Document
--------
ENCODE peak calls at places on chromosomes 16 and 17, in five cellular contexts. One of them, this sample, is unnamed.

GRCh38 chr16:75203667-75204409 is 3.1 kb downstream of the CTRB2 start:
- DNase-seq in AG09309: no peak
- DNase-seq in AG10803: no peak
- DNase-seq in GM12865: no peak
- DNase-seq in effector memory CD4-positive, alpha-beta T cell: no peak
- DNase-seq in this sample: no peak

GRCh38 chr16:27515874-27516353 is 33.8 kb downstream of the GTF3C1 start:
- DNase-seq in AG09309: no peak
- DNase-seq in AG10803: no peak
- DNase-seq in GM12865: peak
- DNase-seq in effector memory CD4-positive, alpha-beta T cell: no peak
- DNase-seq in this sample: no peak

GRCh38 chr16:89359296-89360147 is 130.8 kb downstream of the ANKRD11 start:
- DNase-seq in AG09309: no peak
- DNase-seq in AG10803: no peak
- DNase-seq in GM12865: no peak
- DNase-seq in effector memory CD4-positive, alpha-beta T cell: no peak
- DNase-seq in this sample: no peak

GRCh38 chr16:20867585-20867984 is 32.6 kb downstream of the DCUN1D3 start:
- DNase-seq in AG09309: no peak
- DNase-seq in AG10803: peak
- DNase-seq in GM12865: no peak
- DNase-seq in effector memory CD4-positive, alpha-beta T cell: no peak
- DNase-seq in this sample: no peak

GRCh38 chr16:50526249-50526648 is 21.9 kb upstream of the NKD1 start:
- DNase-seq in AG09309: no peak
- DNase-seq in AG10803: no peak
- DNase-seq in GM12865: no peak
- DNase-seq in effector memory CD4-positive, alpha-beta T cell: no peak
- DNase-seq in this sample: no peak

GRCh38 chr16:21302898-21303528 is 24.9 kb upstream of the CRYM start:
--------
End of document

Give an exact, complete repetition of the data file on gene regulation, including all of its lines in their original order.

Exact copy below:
ENCODE peak calls at places on chromosomes 16 and 17, in five cellular contexts. One of them, this sample, is unnamed.

GRCh38 chr16:75203667-75204409 is 3.1 kb downstream of the CTRB2 start:
- DNase-seq in AG09309: no peak
- DNase-seq in AG10803: no peak
- DNase-seq in GM12865: no peak
- DNase-seq in effector memory CD4-positive, alpha-beta T cell: no peak
- DNase-seq in this sample: no peak

GRCh38 chr16:27515874-27516353 is 33.8 kb downstream of the GTF3C1 start:
- DNase-seq in AG09309: no peak
- DNase-seq in AG10803: no peak
- DNase-seq in GM12865: peak
- DNase-seq in effector memory CD4-positive, alpha-beta T cell: no peak
- DNase-seq in this sample: no peak

GRCh38 chr16:89359296-89360147 is 130.8 kb downstream of the ANKRD11 start:
- DNase-seq in AG09309: no peak
- DNase-seq in AG10803: no peak
- DNase-seq in GM12865: no peak
- DNase-seq in effector memory CD4-positive, alpha-beta T cell: no peak
- DNase-seq in this sample: no peak

GRCh38 chr16:20867585-20867984 is 32.6 kb downstream of the DCUN1D3 start:
- DNase-seq in AG09309: no peak
- DNase-seq in AG10803: peak
- DNase-seq in GM12865: no peak
- DNase-seq in effector memory CD4-positive, alpha-beta T cell: no peak
- DNase-seq in this sample: no peak

GRCh38 chr16:50526249-50526648 is 21.9 kb upstream of the NKD1 start:
- DNase-seq in AG09309: no peak
- DNase-seq in AG10803: no peak
- DNase-seq in GM12865: no peak
- DNase-seq in effector memory CD4-positive, alpha-beta T cell: no peak
- DNase-seq in this sample: no peak

GRCh38 chr16:21302898-21303528 is 24.9 kb upstream of the CRYM start: